This they did and they demolished the fortification but as soon as the
left the caterans came down from the hills, rebuilt their fortification
and resumed their civilities with impunity.
hundreds of MacGregors now lived on Menzies land in Rannoch and the
majority of them were law-abiding tenants but the outlaws amongst them
continued their violence, their destruction and their thieving ways. This
continued over the next thirty years until in 1563 after many complaints
the sovereign (now Queen Mary) brought forth a mandate proscribing the
MacGregors and authorizing various nobles to drive the clan out of Rannoch
and put them to the sword.
cover of this authority Sir Colin Campbell whose family had been
responsible for causing the plight of the MacGregors by driving them from
their traditional homes took a large force into Rannoch to exterminate.
He took possession of the Isle and put his own tenants on it. They were
mainly Camerons and MacDonald who had helped him against the MacGregors.
The MacGregors took refuge in the hills while he started to appropriate
the land on the shore. The Campbells had a reputation for adding to their
properties and this James Menzies was well aware of. He would rather have
the MacGregors back than have the Campbells taking over his land. So he
sent off another complaint. Queen Mary, no doubt found the request a
strange one, a request speaking in favour of the MacGregors after the
previous one. However, she did as he requested. She took firm action and
sent a summons to Sir Colin Campbell to appear before the privy council to
answer charges for exceeding his authority in the case of Rannoch and the
was strong enough to ignore the summons and the next few years were
troublesome for the MacGregors and Menzies alike. The MacGregors had the
Campbell hounds for ever pursuing them and the Menzies had the Campbell
land-grabbing to worry them.
Eventually in 1591 Sir Alexander Menzies obtained a new charter from James
VI, a much more formidable figure than Queen Mary. This confirmed the
Menzies in their possession of the Rannoch lands and the Campbells could
do nothing but accept it. Once the Campbells and their tenants were
dispossessed the MacGregors resumed their former activities with renewed
vigor. In fact they appear to have been more violent than before. Their
mayhem and murder (1675) had reached such proportions that Menzies was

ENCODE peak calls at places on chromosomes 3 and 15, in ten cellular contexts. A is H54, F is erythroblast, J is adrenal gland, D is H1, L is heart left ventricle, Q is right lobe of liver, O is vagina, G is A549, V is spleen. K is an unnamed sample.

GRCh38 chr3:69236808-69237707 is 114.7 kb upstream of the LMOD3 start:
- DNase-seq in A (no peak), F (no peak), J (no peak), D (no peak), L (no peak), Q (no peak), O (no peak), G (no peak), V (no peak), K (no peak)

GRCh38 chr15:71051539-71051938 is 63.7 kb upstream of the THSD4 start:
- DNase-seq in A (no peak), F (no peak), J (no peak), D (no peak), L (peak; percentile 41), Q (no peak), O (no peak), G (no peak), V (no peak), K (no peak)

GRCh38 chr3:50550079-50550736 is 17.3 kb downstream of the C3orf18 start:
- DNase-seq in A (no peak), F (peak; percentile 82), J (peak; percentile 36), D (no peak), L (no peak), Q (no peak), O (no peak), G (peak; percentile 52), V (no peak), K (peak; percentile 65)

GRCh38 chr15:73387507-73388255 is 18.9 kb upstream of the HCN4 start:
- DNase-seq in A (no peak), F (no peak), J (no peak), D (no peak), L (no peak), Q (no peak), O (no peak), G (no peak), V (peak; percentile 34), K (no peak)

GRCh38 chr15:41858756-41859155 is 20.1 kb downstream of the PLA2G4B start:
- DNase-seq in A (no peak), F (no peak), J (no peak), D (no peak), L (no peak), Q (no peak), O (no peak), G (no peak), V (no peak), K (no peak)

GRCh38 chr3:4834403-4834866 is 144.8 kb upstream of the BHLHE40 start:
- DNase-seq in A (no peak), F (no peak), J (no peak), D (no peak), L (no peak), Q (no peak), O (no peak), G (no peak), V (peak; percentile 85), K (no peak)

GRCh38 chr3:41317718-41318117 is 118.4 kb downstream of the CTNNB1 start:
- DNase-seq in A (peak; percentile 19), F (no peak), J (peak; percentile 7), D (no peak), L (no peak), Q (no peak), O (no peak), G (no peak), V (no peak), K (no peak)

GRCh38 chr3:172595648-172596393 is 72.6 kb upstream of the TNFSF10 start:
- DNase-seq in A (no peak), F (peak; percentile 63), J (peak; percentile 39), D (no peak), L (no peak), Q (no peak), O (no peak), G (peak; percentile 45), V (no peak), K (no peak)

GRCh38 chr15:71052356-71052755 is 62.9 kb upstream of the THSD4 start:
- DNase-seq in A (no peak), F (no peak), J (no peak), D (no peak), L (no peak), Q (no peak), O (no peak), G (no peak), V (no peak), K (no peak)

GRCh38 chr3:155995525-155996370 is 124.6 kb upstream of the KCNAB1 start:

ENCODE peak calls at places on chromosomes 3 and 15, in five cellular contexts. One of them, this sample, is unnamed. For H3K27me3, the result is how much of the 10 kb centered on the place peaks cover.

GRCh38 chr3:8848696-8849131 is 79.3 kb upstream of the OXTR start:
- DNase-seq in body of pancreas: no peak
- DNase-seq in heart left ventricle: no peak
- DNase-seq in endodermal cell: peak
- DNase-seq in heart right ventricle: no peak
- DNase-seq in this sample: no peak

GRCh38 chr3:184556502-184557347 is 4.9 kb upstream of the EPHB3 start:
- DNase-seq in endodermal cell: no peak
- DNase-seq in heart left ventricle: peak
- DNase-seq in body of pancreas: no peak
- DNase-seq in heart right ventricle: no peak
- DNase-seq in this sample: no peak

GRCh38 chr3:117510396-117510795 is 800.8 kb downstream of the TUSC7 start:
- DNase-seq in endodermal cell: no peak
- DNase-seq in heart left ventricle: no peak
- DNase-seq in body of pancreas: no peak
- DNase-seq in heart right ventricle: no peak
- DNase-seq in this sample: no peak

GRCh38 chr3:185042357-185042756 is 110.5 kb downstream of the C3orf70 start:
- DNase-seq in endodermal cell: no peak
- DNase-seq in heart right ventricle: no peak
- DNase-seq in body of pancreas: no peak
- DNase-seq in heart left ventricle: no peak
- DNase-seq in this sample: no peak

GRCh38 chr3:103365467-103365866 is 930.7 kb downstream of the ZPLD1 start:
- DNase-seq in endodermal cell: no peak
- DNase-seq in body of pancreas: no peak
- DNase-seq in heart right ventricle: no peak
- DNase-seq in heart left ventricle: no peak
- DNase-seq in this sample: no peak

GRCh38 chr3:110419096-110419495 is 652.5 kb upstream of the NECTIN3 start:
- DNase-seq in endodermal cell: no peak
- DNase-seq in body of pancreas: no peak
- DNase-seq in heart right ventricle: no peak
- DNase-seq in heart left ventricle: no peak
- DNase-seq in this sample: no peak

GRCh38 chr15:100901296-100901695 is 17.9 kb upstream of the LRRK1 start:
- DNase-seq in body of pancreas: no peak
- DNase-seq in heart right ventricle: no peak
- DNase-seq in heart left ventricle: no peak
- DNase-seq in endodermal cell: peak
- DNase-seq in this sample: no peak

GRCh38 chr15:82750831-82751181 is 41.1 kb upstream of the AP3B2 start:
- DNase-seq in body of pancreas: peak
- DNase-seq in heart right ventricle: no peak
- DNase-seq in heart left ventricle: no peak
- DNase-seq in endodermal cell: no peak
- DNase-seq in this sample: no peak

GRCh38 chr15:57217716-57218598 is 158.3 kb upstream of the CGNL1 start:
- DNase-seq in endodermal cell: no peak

driven to despair. He resolved to collect a force large enough to expel
this cursed race for ever from Rannoch. When his neighbours were sought
for help they reacted with horror. They could see themselves with
hundreds of wild uncontrolled MacGregors flooding into their lands and
forced to maintain themselves by violence. ’No thank you’, they said. The
danger of the Menzies action was even considered as a national threat, for
General Monk wrote from the government desiring him to forego his
purpose. This had the desired effect on Menzies for he did not take the
drastic action he planned.
1671 a party of MacDonalds and MacGregors ran wild in Rannoch and drove
out all the peace Menzies tenants and in addition attacked and plundered
an unfortunate band of traveling merchants passing through the country.
The complain to Menzies was passed on to Edinburgh and the Lords of the
Council sent orders for the leaders of the bandits to appear before their
Lords in Edinburgh on 27th July. Of course they failed to
appear and no one felt strong enough to extract them from their fortress.
However, they were well-known ringleaders and the ultimate step was taken
against them. On 1st August Charles II issued a Commission of
Fire and Sword empower Sir Alexander Menzies of Weem (and three
neighbouring Campbells) to apprehend and put to the sword Ronald,
Alexander, Archibald, and Donald MacDonalds, Angus and Donald MacOlrig and
the Laird of MacGregors and Duncan M’Osham.
no record of whether the commission was successful or no but it is well
known that the MacGregors and other freebooters continued to carry on
their spreaghs in much the same way for the next hundred years. Even in
1747 long after the Redcoats had been stationed at Georgetown, the Menzies
lairds still had trouble, for we read in the ‘Scroll Clause in the Tacks
of Rannoch’ that Menzies obliges his tenants to bring cows and horses on
two occasions each year to give account of whatever cows or horses he
received in his possession, stating how he came by them--on oath if
required. Also the instructions ordered them not to give quarters for two
successive nights to a known thief, to hinder cattle stealing and to
assist the other tenants to recover their stolen cattle.
when such restrictions were necessary in Rannoch have long since passed,
and so have the Menzies. They did their best! Many of their MacGregor
tenants were law-abiding and hardworking and endeavoured to live a life of
peace while their lawless clansmen were terrorising the country from
Stirling to Coupar of Angus, obliging the inhabitants to pay them Black
Mail as the price for their security, and returning to Rannoch to swaggar
about with their plunder. However, the Menzies are still remembered with
affection by the local people, for they held land here until 1914 and
their stones are still to be seen with ’M’ engraved on them marking the
wide limits of their territory.